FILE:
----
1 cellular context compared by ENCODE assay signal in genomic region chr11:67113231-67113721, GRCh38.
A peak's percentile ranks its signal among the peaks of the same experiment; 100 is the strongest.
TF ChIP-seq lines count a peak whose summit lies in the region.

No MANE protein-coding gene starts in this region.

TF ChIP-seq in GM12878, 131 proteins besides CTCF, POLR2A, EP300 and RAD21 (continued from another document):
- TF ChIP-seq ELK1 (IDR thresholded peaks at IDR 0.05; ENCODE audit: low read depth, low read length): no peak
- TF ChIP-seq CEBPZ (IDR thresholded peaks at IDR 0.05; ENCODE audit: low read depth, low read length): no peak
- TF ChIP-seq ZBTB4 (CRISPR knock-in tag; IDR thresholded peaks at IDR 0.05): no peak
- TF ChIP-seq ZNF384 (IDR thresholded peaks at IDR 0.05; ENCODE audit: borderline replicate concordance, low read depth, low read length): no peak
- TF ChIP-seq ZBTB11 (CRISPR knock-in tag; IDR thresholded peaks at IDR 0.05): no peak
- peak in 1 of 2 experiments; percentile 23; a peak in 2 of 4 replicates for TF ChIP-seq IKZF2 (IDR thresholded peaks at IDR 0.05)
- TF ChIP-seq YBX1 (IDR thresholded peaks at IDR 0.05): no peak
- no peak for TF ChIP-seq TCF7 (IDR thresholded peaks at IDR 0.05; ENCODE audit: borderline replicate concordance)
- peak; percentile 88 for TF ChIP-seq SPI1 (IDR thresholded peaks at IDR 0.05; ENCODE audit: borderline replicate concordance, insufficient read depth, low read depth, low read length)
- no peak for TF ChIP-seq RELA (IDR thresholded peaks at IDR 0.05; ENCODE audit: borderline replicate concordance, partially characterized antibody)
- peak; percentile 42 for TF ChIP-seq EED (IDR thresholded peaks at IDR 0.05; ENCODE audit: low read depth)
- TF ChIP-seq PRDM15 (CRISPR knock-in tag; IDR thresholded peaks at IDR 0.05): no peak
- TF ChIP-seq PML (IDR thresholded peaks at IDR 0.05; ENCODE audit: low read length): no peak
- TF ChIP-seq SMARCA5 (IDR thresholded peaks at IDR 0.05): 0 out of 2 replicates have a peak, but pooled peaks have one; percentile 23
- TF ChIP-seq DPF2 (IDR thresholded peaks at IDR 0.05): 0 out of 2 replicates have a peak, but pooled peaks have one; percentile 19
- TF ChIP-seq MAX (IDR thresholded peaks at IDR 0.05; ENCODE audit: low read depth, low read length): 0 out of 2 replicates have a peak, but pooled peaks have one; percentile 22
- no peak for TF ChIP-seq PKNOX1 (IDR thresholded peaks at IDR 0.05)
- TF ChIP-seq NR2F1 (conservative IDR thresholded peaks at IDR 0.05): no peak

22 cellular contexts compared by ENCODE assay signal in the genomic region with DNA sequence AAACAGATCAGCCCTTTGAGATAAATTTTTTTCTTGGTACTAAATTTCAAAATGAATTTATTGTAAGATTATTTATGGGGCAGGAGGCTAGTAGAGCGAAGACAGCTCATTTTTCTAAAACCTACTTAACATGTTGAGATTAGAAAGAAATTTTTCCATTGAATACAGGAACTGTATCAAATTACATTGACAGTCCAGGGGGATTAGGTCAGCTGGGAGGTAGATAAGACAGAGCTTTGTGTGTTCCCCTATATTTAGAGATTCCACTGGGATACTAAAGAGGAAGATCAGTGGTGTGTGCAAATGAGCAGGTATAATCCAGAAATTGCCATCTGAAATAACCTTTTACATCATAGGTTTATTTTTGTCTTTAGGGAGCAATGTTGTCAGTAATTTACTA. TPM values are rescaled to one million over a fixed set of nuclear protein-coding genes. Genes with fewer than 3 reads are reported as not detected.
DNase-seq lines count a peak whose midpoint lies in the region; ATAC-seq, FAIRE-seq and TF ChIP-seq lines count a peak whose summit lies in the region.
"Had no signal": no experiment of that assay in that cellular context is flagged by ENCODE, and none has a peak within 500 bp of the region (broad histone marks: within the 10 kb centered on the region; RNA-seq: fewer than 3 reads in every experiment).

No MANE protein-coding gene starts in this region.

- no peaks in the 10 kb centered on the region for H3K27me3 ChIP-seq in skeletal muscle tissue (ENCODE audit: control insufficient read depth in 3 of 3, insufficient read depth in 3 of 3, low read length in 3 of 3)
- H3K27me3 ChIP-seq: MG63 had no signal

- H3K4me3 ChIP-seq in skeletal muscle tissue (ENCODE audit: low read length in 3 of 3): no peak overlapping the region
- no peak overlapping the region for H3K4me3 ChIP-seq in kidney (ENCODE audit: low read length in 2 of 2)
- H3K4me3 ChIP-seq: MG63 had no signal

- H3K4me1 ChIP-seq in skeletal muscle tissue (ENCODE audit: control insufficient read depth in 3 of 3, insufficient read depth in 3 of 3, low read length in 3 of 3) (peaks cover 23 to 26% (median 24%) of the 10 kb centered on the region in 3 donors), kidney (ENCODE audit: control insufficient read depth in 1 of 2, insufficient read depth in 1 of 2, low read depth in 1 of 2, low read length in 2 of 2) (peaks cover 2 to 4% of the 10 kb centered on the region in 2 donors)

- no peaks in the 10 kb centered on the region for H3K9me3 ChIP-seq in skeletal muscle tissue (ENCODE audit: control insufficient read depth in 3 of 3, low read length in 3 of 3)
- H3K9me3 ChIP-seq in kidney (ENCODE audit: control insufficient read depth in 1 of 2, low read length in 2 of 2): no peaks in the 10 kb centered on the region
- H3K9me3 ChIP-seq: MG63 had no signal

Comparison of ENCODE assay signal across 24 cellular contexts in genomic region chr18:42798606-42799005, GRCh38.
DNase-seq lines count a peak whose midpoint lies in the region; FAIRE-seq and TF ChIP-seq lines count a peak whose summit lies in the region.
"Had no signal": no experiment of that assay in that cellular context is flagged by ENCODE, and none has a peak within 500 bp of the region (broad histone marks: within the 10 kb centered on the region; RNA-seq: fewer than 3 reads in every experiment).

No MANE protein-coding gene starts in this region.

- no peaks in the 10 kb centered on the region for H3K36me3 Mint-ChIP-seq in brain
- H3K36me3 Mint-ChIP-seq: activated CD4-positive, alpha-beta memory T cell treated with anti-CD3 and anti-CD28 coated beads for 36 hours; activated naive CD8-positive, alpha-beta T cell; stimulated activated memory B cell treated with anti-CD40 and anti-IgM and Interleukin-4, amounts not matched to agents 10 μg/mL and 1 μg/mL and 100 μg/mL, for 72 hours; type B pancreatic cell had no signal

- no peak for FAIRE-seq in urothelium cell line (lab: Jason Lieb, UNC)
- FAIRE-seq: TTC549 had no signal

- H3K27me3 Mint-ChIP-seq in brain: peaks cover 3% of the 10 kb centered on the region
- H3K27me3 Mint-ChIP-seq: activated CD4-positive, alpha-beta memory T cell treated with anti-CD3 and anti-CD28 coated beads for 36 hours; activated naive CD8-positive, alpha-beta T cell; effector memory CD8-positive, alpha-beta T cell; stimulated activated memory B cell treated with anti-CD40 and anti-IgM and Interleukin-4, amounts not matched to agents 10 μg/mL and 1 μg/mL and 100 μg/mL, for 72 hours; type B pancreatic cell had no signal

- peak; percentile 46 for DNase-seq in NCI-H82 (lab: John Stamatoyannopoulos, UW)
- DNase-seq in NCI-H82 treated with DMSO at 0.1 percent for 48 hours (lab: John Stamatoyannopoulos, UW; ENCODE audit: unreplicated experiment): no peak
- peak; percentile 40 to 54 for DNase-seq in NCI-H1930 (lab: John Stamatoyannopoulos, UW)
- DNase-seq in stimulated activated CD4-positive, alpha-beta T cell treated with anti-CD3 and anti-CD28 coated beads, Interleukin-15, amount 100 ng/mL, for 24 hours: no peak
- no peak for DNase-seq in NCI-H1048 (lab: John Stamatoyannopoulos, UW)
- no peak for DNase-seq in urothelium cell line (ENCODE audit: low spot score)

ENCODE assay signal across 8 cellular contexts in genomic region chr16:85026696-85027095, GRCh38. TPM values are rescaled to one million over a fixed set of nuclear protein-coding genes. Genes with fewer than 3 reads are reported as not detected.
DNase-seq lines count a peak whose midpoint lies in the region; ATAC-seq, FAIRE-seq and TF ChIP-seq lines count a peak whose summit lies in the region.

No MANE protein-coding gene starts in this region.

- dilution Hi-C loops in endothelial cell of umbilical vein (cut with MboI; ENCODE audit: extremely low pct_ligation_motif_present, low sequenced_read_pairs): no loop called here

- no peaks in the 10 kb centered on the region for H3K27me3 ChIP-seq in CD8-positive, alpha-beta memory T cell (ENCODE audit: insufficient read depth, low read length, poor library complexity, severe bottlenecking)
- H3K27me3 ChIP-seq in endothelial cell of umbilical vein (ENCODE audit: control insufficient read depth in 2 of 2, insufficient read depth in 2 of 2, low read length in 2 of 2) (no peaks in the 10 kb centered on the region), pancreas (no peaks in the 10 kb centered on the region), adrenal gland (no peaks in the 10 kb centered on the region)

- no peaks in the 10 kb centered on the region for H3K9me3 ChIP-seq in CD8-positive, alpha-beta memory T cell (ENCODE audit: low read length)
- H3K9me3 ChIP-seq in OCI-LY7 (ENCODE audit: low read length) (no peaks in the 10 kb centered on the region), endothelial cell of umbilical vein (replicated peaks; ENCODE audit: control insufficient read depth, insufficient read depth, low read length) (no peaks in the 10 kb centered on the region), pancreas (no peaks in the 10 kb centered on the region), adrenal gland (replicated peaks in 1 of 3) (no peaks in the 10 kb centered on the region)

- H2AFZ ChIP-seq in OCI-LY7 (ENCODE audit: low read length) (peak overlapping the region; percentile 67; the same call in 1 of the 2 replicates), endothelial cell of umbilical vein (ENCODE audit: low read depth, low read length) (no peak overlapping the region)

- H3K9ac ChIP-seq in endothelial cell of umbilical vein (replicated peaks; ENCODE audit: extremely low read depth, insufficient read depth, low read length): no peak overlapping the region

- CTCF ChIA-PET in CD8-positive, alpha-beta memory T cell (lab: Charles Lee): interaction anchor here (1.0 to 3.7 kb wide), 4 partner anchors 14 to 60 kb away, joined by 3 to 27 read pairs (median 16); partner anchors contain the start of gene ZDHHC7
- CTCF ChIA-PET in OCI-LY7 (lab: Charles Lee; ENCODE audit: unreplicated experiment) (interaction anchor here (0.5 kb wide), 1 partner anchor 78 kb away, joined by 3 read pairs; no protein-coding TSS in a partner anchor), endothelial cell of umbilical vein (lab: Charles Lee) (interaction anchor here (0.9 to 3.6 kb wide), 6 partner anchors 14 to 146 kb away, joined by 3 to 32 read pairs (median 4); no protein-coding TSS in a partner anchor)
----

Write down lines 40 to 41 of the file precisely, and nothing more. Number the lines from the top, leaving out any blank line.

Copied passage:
No MANE protein-coding gene starts in this region.

- no peaks in the 10 kb centered on the region for H3K36me3 Mint-ChIP-seq in brain